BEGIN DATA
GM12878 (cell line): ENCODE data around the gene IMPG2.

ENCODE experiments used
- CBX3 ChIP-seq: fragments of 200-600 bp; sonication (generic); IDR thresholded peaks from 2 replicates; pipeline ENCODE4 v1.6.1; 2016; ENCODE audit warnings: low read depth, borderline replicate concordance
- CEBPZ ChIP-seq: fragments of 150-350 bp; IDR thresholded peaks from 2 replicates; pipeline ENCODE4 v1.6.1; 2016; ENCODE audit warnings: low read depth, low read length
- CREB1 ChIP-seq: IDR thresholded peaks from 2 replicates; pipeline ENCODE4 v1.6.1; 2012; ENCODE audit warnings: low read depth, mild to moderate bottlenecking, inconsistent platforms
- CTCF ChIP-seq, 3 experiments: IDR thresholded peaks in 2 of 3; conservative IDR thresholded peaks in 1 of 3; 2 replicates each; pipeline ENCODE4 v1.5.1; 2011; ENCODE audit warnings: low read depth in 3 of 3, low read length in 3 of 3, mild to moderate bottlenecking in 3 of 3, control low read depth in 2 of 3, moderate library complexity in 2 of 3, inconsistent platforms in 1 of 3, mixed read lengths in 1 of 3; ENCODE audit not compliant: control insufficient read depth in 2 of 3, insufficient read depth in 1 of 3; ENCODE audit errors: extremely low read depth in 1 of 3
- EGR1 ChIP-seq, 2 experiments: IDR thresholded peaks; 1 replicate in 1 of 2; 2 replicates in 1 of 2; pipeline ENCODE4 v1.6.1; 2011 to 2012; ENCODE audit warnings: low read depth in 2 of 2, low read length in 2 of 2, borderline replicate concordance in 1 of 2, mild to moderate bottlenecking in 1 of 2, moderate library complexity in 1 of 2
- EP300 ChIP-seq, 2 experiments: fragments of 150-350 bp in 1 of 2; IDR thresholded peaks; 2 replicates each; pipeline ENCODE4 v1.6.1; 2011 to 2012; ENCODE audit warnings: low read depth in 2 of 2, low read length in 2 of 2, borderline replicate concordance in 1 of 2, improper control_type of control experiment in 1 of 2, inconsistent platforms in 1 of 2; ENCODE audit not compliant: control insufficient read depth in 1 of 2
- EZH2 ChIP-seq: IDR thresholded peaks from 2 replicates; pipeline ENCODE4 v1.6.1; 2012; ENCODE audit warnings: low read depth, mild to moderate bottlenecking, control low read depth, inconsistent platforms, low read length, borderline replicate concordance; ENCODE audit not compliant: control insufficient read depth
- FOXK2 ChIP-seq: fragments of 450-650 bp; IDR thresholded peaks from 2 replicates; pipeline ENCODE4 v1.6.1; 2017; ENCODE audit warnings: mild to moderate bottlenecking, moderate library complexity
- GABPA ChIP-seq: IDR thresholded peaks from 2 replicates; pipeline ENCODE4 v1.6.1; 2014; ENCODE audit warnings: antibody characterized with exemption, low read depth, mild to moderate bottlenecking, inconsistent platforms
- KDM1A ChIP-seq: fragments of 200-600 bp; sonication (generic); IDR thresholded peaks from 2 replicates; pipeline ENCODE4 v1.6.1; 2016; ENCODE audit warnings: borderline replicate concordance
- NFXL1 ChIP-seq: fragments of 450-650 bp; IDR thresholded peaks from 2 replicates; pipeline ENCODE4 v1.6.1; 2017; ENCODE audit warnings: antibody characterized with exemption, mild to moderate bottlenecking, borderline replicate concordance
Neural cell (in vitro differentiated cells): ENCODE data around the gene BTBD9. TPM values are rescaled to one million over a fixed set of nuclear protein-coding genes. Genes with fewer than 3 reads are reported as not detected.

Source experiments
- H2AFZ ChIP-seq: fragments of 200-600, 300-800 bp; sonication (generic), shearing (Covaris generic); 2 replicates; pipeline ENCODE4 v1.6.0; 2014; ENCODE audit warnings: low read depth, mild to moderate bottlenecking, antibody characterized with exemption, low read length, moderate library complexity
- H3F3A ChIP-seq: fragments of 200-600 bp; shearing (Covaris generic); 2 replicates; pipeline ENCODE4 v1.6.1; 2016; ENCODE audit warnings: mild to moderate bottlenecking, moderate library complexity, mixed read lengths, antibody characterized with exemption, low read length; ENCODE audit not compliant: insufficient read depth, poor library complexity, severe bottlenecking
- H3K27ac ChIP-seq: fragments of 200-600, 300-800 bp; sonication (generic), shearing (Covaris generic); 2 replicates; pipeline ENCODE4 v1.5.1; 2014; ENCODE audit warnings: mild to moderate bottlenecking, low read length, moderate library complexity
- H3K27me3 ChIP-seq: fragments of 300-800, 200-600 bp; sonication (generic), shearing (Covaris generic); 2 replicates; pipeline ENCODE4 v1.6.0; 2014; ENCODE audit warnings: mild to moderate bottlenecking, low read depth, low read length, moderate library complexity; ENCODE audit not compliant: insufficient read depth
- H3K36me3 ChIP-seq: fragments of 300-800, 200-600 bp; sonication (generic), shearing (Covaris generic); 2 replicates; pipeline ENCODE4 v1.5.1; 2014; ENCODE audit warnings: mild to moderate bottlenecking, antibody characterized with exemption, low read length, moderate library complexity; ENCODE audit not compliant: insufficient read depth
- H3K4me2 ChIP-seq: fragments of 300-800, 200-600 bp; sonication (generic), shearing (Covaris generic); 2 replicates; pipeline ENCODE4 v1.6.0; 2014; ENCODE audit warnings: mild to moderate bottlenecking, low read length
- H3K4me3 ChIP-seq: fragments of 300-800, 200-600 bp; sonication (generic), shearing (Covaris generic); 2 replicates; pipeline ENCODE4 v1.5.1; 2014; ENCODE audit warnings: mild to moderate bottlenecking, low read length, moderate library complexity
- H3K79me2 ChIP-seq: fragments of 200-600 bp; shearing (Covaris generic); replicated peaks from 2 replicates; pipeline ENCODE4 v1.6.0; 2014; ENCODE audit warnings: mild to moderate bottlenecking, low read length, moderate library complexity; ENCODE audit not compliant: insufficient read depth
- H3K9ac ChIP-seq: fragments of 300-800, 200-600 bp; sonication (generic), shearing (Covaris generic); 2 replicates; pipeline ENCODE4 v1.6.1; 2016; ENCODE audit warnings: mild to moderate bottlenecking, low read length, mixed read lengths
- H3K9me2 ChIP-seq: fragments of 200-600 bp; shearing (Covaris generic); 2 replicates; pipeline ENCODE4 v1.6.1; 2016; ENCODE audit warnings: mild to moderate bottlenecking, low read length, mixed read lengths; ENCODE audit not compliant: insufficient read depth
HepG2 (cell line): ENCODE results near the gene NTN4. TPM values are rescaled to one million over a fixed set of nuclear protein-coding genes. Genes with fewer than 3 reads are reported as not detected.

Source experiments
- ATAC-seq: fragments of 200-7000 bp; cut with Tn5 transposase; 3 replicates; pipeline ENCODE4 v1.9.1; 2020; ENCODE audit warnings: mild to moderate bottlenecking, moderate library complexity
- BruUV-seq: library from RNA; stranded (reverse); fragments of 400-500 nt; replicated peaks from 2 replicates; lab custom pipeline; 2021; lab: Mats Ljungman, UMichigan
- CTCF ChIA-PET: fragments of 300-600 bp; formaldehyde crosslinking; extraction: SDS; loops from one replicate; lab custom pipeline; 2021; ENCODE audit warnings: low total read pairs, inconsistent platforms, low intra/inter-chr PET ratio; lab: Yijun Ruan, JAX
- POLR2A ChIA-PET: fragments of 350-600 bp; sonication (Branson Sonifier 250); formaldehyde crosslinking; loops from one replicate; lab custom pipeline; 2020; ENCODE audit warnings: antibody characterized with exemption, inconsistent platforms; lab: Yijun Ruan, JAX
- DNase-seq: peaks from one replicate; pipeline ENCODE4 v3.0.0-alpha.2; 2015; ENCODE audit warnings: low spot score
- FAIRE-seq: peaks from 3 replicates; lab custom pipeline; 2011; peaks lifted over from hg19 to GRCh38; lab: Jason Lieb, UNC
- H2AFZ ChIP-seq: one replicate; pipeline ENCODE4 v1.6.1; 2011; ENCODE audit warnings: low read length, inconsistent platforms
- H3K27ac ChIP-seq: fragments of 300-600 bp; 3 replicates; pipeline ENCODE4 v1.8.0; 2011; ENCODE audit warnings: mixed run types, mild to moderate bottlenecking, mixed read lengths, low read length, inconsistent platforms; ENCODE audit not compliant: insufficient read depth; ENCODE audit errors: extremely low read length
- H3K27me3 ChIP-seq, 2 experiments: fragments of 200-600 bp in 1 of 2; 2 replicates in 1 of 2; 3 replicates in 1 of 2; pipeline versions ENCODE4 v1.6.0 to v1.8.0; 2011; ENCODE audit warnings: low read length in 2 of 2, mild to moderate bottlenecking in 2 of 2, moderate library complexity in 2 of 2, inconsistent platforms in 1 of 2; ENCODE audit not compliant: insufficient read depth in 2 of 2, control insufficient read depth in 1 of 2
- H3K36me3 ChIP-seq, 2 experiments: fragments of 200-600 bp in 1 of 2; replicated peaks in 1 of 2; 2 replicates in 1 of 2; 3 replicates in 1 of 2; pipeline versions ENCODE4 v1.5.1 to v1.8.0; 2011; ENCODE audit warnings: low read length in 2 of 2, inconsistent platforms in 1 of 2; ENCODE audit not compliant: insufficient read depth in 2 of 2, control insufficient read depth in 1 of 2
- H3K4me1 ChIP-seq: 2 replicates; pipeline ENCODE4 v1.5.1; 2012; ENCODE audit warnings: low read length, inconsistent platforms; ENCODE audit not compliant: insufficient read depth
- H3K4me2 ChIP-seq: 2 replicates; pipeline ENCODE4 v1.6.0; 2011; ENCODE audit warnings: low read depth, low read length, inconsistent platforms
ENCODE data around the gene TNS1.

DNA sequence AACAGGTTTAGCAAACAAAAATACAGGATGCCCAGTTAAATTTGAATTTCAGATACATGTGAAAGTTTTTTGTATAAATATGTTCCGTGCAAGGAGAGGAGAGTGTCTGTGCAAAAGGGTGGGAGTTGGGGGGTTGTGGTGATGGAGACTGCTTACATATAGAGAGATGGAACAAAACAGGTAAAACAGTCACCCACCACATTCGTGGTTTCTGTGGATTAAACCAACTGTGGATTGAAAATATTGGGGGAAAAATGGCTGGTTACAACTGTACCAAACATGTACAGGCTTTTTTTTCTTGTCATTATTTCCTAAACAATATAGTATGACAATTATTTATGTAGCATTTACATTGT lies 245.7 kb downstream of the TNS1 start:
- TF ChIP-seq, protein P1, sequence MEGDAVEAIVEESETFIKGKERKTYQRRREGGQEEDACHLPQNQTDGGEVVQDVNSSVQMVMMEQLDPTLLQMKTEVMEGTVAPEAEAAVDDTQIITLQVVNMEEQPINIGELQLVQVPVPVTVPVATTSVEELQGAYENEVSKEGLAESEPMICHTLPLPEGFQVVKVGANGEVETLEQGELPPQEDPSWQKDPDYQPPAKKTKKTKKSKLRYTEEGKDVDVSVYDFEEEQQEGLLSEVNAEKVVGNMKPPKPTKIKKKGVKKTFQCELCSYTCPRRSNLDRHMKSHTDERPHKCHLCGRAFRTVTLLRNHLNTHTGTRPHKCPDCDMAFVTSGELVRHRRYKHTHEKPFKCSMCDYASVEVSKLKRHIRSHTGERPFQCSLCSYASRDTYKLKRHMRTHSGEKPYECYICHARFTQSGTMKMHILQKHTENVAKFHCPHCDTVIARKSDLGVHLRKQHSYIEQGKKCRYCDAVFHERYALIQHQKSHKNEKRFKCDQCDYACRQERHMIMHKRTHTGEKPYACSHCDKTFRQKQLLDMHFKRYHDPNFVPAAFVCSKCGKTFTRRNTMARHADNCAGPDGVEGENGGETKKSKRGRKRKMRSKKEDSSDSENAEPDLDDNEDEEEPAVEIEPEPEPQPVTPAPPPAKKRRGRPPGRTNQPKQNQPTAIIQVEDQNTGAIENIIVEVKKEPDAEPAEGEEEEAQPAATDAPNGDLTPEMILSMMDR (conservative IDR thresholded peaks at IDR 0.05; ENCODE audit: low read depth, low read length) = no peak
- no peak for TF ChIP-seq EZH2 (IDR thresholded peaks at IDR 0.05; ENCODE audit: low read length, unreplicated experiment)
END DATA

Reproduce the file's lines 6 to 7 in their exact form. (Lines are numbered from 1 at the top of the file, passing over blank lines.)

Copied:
- CTCF ChIP-seq, 3 experiments: IDR thresholded peaks in 2 of 3; conservative IDR thresholded peaks in 1 of 3; 2 replicates each; pipeline ENCODE4 v1.5.1; 2011; ENCODE audit warnings: low read depth in 3 of 3, low read length in 3 of 3, mild to moderate bottlenecking in 3 of 3, control low read depth in 2 of 3, moderate library complexity in 2 of 3, inconsistent platforms in 1 of 3, mixed read lengths in 1 of 3; ENCODE audit not compliant: control insufficient read depth in 2 of 3, insufficient read depth in 1 of 3; ENCODE audit errors: extremely low read depth in 1 of 3
- EGR1 ChIP-seq, 2 experiments: IDR thresholded peaks; 1 replicate in 1 of 2; 2 replicates in 1 of 2; pipeline ENCODE4 v1.6.1; 2011 to 2012; ENCODE audit warnings: low read depth in 2 of 2, low read length in 2 of 2, borderline replicate concordance in 1 of 2, mild to moderate bottlenecking in 1 of 2, moderate library complexity in 1 of 2